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gothic architecture - gothic art - gothic horror - gothic novel - gothic rock - Goths

Connoisseurs: Richard Davenport-Hines

Still from
The Company of Wolves (1984) - Neil Jordan [Amazon.com] [FR] [DE] [UK]

Gargoyle decorating the Cathedral de Notre Dame (1163- 1345) in Paris, France.


The word Gothic means different things depending on the context: --http://en.wikipedia.org/wiki/Gothic [Jun 2005]

Goth subculture

Goth is a modern subculture that first became popular during the early 1980s within the gothic rock scene, a sub-genre of post punk. It is associated with characteristically "gothic" tastes in music and clothing. Styles of dress range from death rock, punk, Victorian, androgyny, some Renaissance style clothes, a combination of the above, and/or lots of black attire, and makeup. --http://en.wikipedia.org/wiki/Goth [Jan 2006]

Word history

The combination Gothic romance represents a union of two of the major influences in the development of European culture, the Roman Empire and the Germanic tribes that invaded it. The Roman origins of romance must be sought in the etymology of that word, but we can see clearly that Gothic is related to the name Goth used for one of those invading Germanic tribes. The word Gothic, first recorded in 1611 in a reference to the language of the Goths, was extended in sense in several ways, meaning “Germanic,” “medieval, not classical,” “barbarous,” and also an architectural style that was not Greek or Roman. Horace Walpole applied the word Gothic to his novel The Castle of Otranto, a Gothic Story (1765) in the sense “medieval, not classical.” From this novel filled with scenes of terror and gloom in a medieval setting descended a literary genre still popular today; from its subtitle descended the name for it. --American Heritage Dictionary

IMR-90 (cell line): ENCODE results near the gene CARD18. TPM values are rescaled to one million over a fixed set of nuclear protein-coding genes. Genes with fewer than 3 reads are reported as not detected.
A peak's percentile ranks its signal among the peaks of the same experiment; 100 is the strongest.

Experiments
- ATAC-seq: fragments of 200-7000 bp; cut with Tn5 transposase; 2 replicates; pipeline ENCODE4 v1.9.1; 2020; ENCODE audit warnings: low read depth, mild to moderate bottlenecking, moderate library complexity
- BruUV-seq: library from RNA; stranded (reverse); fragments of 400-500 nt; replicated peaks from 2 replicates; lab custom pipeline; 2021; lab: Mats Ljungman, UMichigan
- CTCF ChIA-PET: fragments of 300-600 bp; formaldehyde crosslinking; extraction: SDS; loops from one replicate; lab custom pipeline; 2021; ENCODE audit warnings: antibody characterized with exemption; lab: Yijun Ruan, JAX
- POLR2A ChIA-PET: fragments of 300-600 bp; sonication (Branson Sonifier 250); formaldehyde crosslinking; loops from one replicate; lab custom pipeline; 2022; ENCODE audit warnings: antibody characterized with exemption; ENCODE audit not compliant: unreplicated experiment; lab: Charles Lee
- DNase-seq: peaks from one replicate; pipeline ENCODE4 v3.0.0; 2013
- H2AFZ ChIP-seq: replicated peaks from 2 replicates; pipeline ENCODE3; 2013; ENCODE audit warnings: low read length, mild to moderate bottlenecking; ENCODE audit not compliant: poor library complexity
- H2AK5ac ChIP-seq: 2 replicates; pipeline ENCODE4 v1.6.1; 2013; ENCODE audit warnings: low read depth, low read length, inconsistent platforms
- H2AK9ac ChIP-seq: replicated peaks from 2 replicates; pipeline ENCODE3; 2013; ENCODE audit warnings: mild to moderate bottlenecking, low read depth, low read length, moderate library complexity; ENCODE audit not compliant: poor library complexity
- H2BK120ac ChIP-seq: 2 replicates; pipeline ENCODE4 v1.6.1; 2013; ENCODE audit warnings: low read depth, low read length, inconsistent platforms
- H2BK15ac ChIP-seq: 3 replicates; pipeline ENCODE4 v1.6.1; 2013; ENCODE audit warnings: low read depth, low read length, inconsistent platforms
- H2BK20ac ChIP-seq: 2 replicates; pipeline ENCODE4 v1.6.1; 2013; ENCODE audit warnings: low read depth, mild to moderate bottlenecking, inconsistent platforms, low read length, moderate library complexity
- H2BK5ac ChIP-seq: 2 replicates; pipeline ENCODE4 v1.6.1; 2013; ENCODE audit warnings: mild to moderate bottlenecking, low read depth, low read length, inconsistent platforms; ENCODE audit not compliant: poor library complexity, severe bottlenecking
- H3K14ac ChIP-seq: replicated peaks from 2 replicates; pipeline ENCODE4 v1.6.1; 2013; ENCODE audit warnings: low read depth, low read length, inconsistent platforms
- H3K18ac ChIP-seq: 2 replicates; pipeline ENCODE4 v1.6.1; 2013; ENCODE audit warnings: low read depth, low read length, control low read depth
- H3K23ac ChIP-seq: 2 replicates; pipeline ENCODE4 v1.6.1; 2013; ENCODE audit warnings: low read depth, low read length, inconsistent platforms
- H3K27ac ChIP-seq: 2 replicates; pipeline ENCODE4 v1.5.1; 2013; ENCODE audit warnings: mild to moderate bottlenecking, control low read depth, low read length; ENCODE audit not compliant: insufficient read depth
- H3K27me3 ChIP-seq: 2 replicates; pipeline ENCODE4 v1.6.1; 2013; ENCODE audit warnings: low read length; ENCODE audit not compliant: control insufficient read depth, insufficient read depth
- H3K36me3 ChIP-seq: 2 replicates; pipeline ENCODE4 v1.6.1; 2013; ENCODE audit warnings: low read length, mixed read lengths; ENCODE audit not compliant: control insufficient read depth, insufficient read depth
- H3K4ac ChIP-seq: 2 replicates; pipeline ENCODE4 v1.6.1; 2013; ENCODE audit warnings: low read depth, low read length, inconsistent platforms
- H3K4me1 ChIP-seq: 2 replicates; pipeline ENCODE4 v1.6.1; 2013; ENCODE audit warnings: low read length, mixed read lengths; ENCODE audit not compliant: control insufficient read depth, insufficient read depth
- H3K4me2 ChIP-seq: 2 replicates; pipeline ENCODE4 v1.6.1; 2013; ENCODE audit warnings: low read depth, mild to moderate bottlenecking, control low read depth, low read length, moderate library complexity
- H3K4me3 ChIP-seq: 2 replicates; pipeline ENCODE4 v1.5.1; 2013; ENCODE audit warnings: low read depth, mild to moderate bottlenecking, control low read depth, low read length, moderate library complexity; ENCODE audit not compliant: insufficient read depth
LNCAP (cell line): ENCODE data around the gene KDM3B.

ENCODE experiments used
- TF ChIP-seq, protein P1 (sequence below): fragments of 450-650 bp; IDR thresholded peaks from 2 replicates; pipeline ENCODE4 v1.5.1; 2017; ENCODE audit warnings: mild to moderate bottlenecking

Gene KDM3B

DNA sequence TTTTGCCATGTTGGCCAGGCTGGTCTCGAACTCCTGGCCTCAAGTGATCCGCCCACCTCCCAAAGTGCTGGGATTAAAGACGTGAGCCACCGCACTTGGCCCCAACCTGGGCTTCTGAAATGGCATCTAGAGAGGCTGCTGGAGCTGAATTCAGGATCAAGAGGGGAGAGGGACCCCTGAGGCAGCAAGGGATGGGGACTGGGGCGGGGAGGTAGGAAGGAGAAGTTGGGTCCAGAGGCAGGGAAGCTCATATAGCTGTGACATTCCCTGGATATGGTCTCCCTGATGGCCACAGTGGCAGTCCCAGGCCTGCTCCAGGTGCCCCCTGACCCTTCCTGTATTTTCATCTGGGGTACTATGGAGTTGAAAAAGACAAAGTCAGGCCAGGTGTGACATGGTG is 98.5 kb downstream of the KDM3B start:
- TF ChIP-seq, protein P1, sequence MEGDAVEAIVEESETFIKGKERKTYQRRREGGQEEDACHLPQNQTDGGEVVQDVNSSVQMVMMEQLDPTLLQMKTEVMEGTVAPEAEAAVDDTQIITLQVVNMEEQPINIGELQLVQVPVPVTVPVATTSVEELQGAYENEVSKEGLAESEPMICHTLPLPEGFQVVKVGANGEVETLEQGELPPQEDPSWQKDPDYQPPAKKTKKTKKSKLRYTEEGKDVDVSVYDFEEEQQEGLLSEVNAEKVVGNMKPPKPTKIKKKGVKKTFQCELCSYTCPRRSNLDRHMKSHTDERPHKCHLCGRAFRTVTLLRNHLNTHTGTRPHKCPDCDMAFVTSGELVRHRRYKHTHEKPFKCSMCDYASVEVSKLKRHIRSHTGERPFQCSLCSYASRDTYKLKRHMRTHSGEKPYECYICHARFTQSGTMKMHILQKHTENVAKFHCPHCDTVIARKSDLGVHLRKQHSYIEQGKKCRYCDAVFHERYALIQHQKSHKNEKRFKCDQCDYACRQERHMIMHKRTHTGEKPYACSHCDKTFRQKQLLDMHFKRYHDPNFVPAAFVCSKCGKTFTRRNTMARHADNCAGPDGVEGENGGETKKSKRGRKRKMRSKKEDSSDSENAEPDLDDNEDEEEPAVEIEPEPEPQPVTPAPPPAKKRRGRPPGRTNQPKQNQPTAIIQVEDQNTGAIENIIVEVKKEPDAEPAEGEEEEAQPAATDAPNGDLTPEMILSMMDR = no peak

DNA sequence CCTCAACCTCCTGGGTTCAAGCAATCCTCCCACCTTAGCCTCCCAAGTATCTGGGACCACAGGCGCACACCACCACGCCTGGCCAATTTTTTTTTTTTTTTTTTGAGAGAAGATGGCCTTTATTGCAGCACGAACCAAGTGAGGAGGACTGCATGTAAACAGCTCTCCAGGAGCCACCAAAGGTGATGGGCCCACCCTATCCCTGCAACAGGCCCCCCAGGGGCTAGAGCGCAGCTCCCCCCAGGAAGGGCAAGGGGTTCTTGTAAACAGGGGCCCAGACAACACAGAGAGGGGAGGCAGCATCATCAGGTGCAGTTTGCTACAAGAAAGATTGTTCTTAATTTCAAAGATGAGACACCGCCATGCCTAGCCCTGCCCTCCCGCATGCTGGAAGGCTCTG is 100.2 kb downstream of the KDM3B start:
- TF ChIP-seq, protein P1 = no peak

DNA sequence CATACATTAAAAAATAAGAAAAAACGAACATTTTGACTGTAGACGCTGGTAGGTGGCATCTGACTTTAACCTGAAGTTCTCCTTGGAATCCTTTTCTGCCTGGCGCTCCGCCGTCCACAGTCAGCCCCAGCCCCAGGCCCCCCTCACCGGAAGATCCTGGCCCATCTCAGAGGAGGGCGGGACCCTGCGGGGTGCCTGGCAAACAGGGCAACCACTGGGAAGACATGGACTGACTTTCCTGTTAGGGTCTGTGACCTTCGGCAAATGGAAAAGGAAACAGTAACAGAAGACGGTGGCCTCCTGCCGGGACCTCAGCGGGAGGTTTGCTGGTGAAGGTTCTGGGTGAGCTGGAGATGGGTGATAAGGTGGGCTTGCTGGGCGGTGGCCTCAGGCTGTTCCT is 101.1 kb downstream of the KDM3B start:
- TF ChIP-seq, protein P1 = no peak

Gothic culture

From posthumanist religious cults to psychotic serial killers to Gothic night clubs, contemporary Western culture is haunted by Gothic iconographies and mythologies.  They inform and are informed by popular psychology, science, ethics, academic theory, and a culture of violence that often seems to live out our myths.  With this context in mind, students will study Gothic culture from an interdisciplinary perspective, beginning with a historical overview from the post-Enlightenment to present-day incarnations in mass media culture, noting how Gothic has infused art, architecture, literature, film, and various social institutions.  Reading from Edmundson's Nightmare on Main Street: Angels, Aliens, Sadomasochism, and the Culture of the Gothic, Gelder's The Horror Reader, Davenport-Hines, Gothic, and Becker's The Denial of Death, we will take up Gothic intersections with several schools of thought - formalist, psychoanalytic, mythological, anthropological, philosophical, and feminist.